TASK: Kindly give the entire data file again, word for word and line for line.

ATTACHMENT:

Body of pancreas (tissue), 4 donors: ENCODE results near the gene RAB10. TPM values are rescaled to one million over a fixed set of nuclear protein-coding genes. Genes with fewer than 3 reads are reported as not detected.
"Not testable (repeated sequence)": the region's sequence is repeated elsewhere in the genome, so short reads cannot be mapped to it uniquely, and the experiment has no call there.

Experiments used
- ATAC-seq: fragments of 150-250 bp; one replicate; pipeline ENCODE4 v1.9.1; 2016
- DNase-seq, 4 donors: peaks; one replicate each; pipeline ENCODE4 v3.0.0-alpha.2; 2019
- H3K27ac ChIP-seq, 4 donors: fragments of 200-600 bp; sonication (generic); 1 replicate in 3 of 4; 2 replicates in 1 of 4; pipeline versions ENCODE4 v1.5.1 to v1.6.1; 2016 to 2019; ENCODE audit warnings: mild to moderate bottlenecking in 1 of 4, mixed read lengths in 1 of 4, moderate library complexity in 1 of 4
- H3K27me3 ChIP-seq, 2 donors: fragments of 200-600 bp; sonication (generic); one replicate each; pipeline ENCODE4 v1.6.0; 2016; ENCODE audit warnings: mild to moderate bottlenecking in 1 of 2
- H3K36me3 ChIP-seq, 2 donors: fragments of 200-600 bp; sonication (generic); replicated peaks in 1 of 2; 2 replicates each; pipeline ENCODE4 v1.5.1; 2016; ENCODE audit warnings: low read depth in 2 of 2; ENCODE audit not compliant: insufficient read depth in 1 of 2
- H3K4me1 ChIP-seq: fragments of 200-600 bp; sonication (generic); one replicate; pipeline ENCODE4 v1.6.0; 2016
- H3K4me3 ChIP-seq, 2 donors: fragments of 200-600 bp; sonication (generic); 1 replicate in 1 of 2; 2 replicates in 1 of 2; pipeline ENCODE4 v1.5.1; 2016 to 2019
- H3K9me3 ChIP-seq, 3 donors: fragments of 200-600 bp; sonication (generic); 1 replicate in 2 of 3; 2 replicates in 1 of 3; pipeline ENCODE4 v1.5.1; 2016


Body of pancreas (tissue), 4 donors: ENCODE results near the gene RAB10. TPM values are rescaled to one million over a fixed set of nuclear protein-coding genes. Genes with fewer than 3 reads are reported as not detected.
"Not testable (repeated sequence)": the region's sequence is repeated elsewhere in the genome, so short reads cannot be mapped to it uniquely, and the experiment has no call there.

Experiments used
- ATAC-seq: fragments of 150-250 bp; one replicate; pipeline ENCODE4 v1.9.1; 2016
- DNase-seq, 4 donors: peaks; one replicate each; pipeline ENCODE4 v3.0.0-alpha.2; 2019
- H3K27ac ChIP-seq, 4 donors: fragments of 200-600 bp; sonication (generic); 1 replicate in 3 of 4; 2 replicates in 1 of 4; pipeline versions ENCODE4 v1.5.1 to v1.6.1; 2016 to 2019; ENCODE audit warnings: mild to moderate bottlenecking in 1 of 4, mixed read lengths in 1 of 4, moderate library complexity in 1 of 4
- H3K27me3 ChIP-seq, 2 donors: fragments of 200-600 bp; sonication (generic); one replicate each; pipeline ENCODE4 v1.6.0; 2016; ENCODE audit warnings: mild to moderate bottlenecking in 1 of 2
- H3K36me3 ChIP-seq, 2 donors: fragments of 200-600 bp; sonication (generic); replicated peaks in 1 of 2; 2 replicates each; pipeline ENCODE4 v1.5.1; 2016; ENCODE audit warnings: low read depth in 2 of 2; ENCODE audit not compliant: insufficient read depth in 1 of 2
- H3K4me1 ChIP-seq: fragments of 200-600 bp; sonication (generic); one replicate; pipeline ENCODE4 v1.6.0; 2016
- H3K4me3 ChIP-seq, 2 donors: fragments of 200-600 bp; sonication (generic); 1 replicate in 1 of 2; 2 replicates in 1 of 2; pipeline ENCODE4 v1.5.1; 2016 to 2019
- H3K9me3 ChIP-seq, 3 donors: fragments of 200-600 bp; sonication (generic); 1 replicate in 2 of 3; 2 replicates in 1 of 3; pipeline ENCODE4 v1.5.1; 2016